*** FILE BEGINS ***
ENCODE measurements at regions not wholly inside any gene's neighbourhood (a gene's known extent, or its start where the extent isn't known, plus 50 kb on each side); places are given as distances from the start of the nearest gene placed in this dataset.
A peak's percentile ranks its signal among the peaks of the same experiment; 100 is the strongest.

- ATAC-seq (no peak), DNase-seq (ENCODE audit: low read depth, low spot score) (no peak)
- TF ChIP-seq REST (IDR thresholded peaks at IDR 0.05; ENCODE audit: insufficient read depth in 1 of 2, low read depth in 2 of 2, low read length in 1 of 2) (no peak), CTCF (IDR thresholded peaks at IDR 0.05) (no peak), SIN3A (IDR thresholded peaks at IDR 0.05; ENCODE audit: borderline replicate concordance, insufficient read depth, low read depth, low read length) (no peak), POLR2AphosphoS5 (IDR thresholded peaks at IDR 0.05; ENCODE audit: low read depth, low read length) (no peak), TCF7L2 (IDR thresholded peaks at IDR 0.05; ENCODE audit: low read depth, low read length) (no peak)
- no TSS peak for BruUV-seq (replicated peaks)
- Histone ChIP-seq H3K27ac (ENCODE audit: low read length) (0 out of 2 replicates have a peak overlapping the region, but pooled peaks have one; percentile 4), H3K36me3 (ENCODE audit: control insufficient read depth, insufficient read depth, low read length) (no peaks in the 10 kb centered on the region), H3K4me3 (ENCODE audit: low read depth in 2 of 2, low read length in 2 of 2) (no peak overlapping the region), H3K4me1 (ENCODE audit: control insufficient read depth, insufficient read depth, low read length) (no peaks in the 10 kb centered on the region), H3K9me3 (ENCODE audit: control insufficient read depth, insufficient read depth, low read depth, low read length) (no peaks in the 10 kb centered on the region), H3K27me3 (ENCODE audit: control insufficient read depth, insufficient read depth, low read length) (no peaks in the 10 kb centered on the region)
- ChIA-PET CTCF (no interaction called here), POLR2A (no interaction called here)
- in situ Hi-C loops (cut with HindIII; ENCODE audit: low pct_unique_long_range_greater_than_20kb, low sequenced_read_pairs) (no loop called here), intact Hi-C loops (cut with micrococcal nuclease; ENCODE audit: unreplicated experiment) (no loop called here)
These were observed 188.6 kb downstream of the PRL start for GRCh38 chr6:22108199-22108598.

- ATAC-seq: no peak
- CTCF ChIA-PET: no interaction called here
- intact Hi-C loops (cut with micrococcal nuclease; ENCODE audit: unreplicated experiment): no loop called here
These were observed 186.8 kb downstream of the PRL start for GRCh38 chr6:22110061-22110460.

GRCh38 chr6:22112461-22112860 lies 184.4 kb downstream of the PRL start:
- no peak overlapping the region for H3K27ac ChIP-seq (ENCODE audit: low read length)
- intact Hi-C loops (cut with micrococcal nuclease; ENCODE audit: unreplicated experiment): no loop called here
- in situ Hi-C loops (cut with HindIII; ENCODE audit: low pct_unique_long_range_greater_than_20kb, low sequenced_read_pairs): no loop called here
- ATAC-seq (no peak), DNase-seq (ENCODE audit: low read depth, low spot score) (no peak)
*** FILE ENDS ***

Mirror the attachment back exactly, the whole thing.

ENCODE measurements at regions not wholly inside any gene's neighbourhood (a gene's known extent, or its start where the extent isn't known, plus 50 kb on each side); places are given as distances from the start of the nearest gene placed in this dataset.
A peak's percentile ranks its signal among the peaks of the same experiment; 100 is the strongest.

- ATAC-seq (no peak), DNase-seq (ENCODE audit: low read depth, low spot score) (no peak)
- TF ChIP-seq REST (IDR thresholded peaks at IDR 0.05; ENCODE audit: insufficient read depth in 1 of 2, low read depth in 2 of 2, low read length in 1 of 2) (no peak), CTCF (IDR thresholded peaks at IDR 0.05) (no peak), SIN3A (IDR thresholded peaks at IDR 0.05; ENCODE audit: borderline replicate concordance, insufficient read depth, low read depth, low read length) (no peak), POLR2AphosphoS5 (IDR thresholded peaks at IDR 0.05; ENCODE audit: low read depth, low read length) (no peak), TCF7L2 (IDR thresholded peaks at IDR 0.05; ENCODE audit: low read depth, low read length) (no peak)
- no TSS peak for BruUV-seq (replicated peaks)
- Histone ChIP-seq H3K27ac (ENCODE audit: low read length) (0 out of 2 replicates have a peak overlapping the region, but pooled peaks have one; percentile 4), H3K36me3 (ENCODE audit: control insufficient read depth, insufficient read depth, low read length) (no peaks in the 10 kb centered on the region), H3K4me3 (ENCODE audit: low read depth in 2 of 2, low read length in 2 of 2) (no peak overlapping the region), H3K4me1 (ENCODE audit: control insufficient read depth, insufficient read depth, low read length) (no peaks in the 10 kb centered on the region), H3K9me3 (ENCODE audit: control insufficient read depth, insufficient read depth, low read depth, low read length) (no peaks in the 10 kb centered on the region), H3K27me3 (ENCODE audit: control insufficient read depth, insufficient read depth, low read length) (no peaks in the 10 kb centered on the region)
- ChIA-PET CTCF (no interaction called here), POLR2A (no interaction called here)
- in situ Hi-C loops (cut with HindIII; ENCODE audit: low pct_unique_long_range_greater_than_20kb, low sequenced_read_pairs) (no loop called here), intact Hi-C loops (cut with micrococcal nuclease; ENCODE audit: unreplicated experiment) (no loop called here)
These were observed 188.6 kb downstream of the PRL start for GRCh38 chr6:22108199-22108598.

- ATAC-seq: no peak
- CTCF ChIA-PET: no interaction called here
- intact Hi-C loops (cut with micrococcal nuclease; ENCODE audit: unreplicated experiment): no loop called here
These were observed 186.8 kb downstream of the PRL start for GRCh38 chr6:22110061-22110460.

GRCh38 chr6:22112461-22112860 lies 184.4 kb downstream of the PRL start:
- no peak overlapping the region for H3K27ac ChIP-seq (ENCODE audit: low read length)
- intact Hi-C loops (cut with micrococcal nuclease; ENCODE audit: unreplicated experiment): no loop called here
- in situ Hi-C loops (cut with HindIII; ENCODE audit: low pct_unique_long_range_greater_than_20kb, low sequenced_read_pairs): no loop called here
- ATAC-seq (no peak), DNase-seq (ENCODE audit: low read depth, low spot score) (no peak)